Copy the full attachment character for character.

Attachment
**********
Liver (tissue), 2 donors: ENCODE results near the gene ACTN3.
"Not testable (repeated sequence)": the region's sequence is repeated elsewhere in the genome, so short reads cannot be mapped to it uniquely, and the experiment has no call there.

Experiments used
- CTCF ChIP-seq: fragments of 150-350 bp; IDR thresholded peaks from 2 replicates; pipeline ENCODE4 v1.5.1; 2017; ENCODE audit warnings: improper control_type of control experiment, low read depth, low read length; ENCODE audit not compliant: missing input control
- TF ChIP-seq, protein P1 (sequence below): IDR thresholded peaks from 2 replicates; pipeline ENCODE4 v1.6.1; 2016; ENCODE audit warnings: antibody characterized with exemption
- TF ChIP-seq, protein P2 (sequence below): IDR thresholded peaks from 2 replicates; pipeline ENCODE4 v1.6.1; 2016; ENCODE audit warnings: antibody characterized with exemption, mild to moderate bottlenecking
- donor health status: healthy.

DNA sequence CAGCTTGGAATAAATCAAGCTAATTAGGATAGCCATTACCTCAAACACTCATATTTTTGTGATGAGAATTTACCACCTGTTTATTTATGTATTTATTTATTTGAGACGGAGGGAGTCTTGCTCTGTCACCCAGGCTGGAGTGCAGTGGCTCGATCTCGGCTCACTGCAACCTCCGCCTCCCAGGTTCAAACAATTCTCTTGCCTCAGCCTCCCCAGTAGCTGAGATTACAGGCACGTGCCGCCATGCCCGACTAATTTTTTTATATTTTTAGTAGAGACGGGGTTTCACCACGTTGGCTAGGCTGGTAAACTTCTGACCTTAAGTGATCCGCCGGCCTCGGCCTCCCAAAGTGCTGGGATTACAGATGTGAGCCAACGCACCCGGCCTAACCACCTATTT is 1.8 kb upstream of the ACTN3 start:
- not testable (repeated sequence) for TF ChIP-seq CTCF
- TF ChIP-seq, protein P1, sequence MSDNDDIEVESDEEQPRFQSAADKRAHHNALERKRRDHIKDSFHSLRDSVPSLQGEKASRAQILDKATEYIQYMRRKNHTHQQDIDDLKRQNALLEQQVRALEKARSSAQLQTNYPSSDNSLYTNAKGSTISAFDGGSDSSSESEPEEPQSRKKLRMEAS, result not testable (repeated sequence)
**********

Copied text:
Liver (tissue), 2 donors: ENCODE results near the gene ACTN3.
"Not testable (repeated sequence)": the region's sequence is repeated elsewhere in the genome, so short reads cannot be mapped to it uniquely, and the experiment has no call there.

Experiments used
- CTCF ChIP-seq: fragments of 150-350 bp; IDR thresholded peaks from 2 replicates; pipeline ENCODE4 v1.5.1; 2017; ENCODE audit warnings: improper control_type of control experiment, low read depth, low read length; ENCODE audit not compliant: missing input control
- TF ChIP-seq, protein P1 (sequence below): IDR thresholded peaks from 2 replicates; pipeline ENCODE4 v1.6.1; 2016; ENCODE audit warnings: antibody characterized with exemption
- TF ChIP-seq, protein P2 (sequence below): IDR thresholded peaks from 2 replicates; pipeline ENCODE4 v1.6.1; 2016; ENCODE audit warnings: antibody characterized with exemption, mild to moderate bottlenecking
- donor health status: healthy.

DNA sequence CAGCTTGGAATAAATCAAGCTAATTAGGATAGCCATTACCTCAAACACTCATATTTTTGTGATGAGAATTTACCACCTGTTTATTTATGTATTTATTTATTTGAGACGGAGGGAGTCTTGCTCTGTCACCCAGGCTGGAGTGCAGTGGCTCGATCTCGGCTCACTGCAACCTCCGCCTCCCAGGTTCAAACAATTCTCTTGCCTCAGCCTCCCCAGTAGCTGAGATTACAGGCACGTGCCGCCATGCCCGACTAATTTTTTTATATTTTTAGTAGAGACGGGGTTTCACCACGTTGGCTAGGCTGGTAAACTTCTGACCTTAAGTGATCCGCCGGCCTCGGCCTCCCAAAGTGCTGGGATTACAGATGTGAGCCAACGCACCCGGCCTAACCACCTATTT is 1.8 kb upstream of the ACTN3 start:
- not testable (repeated sequence) for TF ChIP-seq CTCF
- TF ChIP-seq, protein P1, sequence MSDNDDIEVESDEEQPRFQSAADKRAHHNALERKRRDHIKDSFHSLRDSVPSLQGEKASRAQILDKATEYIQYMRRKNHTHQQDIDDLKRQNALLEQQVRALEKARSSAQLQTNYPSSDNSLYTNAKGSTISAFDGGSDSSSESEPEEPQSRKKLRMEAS, result not testable (repeated sequence)